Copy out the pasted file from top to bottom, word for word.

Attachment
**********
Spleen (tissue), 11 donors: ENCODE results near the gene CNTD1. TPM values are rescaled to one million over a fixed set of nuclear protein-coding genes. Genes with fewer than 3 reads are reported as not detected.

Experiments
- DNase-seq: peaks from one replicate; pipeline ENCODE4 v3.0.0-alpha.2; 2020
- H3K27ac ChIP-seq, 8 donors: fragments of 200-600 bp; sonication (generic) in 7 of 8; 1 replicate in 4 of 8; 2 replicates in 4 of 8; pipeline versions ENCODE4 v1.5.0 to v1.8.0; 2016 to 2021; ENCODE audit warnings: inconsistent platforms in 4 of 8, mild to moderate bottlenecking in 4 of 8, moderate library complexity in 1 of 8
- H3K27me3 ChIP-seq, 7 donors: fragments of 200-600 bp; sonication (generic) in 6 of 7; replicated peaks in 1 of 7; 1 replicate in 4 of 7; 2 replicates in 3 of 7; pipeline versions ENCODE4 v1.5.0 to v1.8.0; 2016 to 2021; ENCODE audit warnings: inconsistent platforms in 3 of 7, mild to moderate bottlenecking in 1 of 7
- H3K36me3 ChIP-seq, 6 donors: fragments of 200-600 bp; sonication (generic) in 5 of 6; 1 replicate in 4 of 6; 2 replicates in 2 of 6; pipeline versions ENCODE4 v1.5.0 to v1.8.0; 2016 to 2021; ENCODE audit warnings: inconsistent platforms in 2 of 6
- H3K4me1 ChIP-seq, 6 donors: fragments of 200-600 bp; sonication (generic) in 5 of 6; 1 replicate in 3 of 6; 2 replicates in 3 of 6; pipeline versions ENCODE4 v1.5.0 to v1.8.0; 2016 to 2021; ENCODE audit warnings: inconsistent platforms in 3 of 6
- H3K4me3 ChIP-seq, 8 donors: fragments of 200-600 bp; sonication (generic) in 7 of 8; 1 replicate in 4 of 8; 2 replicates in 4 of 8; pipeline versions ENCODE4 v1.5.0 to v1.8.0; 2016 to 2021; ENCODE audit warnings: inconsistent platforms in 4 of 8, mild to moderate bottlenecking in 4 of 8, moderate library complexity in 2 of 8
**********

Spleen (tissue), 11 donors: ENCODE results near the gene CNTD1. TPM values are rescaled to one million over a fixed set of nuclear protein-coding genes. Genes with fewer than 3 reads are reported as not detected.

Experiments
- DNase-seq: peaks from one replicate; pipeline ENCODE4 v3.0.0-alpha.2; 2020
- H3K27ac ChIP-seq, 8 donors: fragments of 200-600 bp; sonication (generic) in 7 of 8; 1 replicate in 4 of 8; 2 replicates in 4 of 8; pipeline versions ENCODE4 v1.5.0 to v1.8.0; 2016 to 2021; ENCODE audit warnings: inconsistent platforms in 4 of 8, mild to moderate bottlenecking in 4 of 8, moderate library complexity in 1 of 8
- H3K27me3 ChIP-seq, 7 donors: fragments of 200-600 bp; sonication (generic) in 6 of 7; replicated peaks in 1 of 7; 1 replicate in 4 of 7; 2 replicates in 3 of 7; pipeline versions ENCODE4 v1.5.0 to v1.8.0; 2016 to 2021; ENCODE audit warnings: inconsistent platforms in 3 of 7, mild to moderate bottlenecking in 1 of 7
- H3K36me3 ChIP-seq, 6 donors: fragments of 200-600 bp; sonication (generic) in 5 of 6; 1 replicate in 4 of 6; 2 replicates in 2 of 6; pipeline versions ENCODE4 v1.5.0 to v1.8.0; 2016 to 2021; ENCODE audit warnings: inconsistent platforms in 2 of 6
- H3K4me1 ChIP-seq, 6 donors: fragments of 200-600 bp; sonication (generic) in 5 of 6; 1 replicate in 3 of 6; 2 replicates in 3 of 6; pipeline versions ENCODE4 v1.5.0 to v1.8.0; 2016 to 2021; ENCODE audit warnings: inconsistent platforms in 3 of 6
- H3K4me3 ChIP-seq, 8 donors: fragments of 200-600 bp; sonication (generic) in 7 of 8; 1 replicate in 4 of 8; 2 replicates in 4 of 8; pipeline versions ENCODE4 v1.5.0 to v1.8.0; 2016 to 2021; ENCODE audit warnings: inconsistent platforms in 4 of 8, mild to moderate bottlenecking in 4 of 8, moderate library complexity in 2 of 8